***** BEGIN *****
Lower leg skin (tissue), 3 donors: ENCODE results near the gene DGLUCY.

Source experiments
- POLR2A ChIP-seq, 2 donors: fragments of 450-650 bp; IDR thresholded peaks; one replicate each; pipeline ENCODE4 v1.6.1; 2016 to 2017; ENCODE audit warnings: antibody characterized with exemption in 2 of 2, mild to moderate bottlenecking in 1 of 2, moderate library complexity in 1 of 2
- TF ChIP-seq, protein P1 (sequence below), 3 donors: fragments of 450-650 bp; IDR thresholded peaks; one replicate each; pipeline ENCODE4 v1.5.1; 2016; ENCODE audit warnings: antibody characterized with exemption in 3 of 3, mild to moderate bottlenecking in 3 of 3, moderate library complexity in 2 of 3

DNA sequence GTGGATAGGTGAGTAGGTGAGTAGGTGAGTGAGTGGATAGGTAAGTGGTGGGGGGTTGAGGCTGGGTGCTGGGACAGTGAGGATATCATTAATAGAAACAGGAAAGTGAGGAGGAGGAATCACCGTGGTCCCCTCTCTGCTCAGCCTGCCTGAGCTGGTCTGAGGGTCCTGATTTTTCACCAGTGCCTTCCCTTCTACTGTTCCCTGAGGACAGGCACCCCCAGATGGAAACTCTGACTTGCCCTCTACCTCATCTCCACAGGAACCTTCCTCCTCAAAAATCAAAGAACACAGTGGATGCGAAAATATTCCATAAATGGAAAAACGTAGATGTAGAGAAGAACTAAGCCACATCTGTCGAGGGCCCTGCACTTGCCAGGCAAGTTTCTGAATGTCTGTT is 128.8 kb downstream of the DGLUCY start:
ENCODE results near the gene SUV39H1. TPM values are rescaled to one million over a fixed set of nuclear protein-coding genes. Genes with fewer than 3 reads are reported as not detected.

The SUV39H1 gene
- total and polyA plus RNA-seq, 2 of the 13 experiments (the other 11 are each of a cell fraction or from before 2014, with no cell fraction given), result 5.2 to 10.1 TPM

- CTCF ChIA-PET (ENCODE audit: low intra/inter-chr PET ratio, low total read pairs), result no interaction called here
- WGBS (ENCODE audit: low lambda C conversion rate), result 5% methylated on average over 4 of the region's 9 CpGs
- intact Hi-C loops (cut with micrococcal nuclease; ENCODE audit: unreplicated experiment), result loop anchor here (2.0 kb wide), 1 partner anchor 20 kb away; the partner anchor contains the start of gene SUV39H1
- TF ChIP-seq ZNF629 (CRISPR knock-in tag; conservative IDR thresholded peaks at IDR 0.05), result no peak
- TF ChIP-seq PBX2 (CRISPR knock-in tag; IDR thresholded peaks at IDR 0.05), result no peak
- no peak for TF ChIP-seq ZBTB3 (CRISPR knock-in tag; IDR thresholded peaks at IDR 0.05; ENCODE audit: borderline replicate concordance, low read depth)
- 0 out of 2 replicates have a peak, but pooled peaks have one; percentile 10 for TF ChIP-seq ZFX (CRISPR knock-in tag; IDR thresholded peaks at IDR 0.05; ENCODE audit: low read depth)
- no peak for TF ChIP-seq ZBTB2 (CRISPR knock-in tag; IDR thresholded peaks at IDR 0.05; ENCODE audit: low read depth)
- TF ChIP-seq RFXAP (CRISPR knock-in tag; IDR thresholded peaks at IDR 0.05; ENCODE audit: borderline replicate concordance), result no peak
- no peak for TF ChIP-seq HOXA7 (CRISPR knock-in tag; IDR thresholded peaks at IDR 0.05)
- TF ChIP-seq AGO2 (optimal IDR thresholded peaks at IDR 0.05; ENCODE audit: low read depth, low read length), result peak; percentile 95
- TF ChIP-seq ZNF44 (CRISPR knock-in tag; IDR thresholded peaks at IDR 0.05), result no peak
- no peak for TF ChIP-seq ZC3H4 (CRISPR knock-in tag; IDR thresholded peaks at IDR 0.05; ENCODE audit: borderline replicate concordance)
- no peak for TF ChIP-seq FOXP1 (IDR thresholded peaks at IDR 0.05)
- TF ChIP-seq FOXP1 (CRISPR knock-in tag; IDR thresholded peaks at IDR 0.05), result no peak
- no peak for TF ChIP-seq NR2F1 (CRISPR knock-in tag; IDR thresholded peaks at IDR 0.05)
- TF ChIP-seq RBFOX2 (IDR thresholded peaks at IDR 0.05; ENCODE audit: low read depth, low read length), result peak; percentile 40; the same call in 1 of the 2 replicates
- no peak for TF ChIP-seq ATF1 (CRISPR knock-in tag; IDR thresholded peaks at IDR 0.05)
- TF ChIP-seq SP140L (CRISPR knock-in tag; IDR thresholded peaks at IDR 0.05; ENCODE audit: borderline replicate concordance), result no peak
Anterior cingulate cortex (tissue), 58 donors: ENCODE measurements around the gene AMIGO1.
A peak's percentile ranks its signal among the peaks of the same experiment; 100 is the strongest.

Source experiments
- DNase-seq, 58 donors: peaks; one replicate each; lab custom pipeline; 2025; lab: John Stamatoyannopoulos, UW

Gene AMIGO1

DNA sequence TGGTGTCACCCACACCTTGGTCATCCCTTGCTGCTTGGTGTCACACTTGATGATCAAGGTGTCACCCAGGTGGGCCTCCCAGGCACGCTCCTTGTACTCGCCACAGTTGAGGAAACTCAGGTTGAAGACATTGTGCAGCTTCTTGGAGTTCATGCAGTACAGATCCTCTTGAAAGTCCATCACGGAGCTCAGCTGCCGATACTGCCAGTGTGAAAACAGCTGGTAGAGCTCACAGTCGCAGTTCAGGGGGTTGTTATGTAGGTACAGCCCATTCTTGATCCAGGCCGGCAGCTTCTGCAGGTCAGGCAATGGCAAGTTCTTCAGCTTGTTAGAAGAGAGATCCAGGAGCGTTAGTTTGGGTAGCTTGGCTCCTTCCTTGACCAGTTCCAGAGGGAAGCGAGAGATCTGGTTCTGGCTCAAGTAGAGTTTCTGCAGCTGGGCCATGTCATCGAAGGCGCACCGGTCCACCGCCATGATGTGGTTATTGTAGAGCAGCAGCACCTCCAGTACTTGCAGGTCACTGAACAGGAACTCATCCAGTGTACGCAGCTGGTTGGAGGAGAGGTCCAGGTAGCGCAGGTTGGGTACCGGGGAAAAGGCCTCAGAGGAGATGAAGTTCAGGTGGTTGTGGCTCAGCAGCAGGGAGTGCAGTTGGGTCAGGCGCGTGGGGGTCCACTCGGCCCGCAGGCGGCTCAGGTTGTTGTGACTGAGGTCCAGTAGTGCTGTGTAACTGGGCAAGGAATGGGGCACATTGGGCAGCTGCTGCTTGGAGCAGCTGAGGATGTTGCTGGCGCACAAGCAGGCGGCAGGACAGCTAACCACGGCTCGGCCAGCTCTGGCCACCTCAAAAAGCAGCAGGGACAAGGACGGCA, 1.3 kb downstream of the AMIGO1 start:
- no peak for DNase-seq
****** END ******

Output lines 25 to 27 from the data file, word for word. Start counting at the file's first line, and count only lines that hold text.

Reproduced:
- TF ChIP-seq RBFOX2 (IDR thresholded peaks at IDR 0.05; ENCODE audit: low read depth, low read length), result peak; percentile 40; the same call in 1 of the 2 replicates
- no peak for TF ChIP-seq ATF1 (CRISPR knock-in tag; IDR thresholded peaks at IDR 0.05)
- TF ChIP-seq SP140L (CRISPR knock-in tag; IDR thresholded peaks at IDR 0.05; ENCODE audit: borderline replicate concordance), result no peak